The Columbus police probe of the city’s Parks and Recreation Department is now a criminal investigation, and two city employees subject to it have been placed on administrative leave, authorities said Wednesday.
That news came after the city attorney’s office uncovered two e-mail exchanges between Parks and Recreation Director Tony Adams and executives at sports-gear giant Nike in which the correspondents refer to a “contract.”
Columbus attorney Stacey Jackson, who represents not only Adams and some of his subordinates but also the nonprofit East Marietta Basketball, a Nike beneficiary, has maintained that neither the Parks and Recreation Department nor its traveling basketball team the Georgia Blazers has a contract with Nike or with East Marietta Basketball.
Both the city attorney’s office and the Ledger-Enquirer have sought to have any contract involving the city disclosed under the Georgia Open Records Act. The state attorney general’s office is looking into the issue.
City Attorney Clifton Fay said Wednesday that the police probe Mayor Jim Wetherington initially called an “administrative” matter is now a criminal investigation because of the information detectives since have uncovered. He declined to elaborate.
Wetherington called for the investigation May 28 after an internal audit raised questions about financial procedures and operations.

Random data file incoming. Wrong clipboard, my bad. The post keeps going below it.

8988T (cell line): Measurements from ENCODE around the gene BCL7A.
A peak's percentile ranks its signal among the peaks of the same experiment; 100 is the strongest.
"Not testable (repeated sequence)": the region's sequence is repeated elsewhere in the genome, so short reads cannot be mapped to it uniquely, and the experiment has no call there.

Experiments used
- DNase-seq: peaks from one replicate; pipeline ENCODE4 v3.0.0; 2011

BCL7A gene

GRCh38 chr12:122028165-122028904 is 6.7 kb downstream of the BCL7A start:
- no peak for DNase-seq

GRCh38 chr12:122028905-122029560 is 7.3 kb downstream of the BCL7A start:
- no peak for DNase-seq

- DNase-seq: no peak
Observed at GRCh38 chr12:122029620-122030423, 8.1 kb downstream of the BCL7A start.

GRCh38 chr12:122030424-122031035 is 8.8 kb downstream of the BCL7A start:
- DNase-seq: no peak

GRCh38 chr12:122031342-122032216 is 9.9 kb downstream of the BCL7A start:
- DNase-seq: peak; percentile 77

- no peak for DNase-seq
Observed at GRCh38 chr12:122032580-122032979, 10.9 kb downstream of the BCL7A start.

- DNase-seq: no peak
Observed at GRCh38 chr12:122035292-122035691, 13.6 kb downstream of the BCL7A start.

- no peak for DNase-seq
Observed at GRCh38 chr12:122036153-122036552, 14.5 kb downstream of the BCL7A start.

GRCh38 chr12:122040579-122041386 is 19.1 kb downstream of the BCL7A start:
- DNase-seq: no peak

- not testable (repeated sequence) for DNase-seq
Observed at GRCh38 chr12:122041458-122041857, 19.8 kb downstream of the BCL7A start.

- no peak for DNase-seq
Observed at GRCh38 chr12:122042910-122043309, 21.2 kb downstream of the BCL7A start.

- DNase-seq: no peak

Police Chief Ricky Boren would say only, “The investigation is ongoing,” but Wetherington confirmed it’s now a criminal investigation.
“Chief Boren informed me earlier this week it was turning into a criminal investigation,” the mayor said.
On Wetherington’s orders, City Manager Isaiah Hugley on Wednesday placed Adams and Parks and Recreation program specialist Herman Porter, who’s also involved in the Blazers program, on paid administrative leave. Wetherington, who called Hugley in from vacation, said Adams and Porter are not allowed to visit their offices. Deputy City Manager Lisa Goodwin will run the department’s day-to-day operations.
Adams and Porter have done nothing illegal, said Don Jackson, a Montgomery, Ala., attorney representing Adams and Porter.
“It has been our belief throughout this entire process that this was a criminal investigation,” Don Jackson said. “Refusal to characterize it as a criminal investigation at the outset was nothing more than an effort to deprive interviewees and targets of their constitutionally guaranteed rights.”
Don Jackson said the mayor and the police department’s “involvement in this case raises serious questions about whether there are conflicts of interest.”
Wetherington is a former Columbus police chief.
E-mails cite ‘contract’
On Tuesday, Assistant City Attorney Jaimie DeLoach said a city computer e-mail search for the keywords “Nike” and “contract” turned up an Aug. 16, 2006, message to Adams from Don Crenshaw, who at the time was a Nike basketball marketing manager.
Adams, who coaches the Georgia Blazers, a parks and rec elite traveling basketball team, was among multiple recipients to get the e-mail, which reads: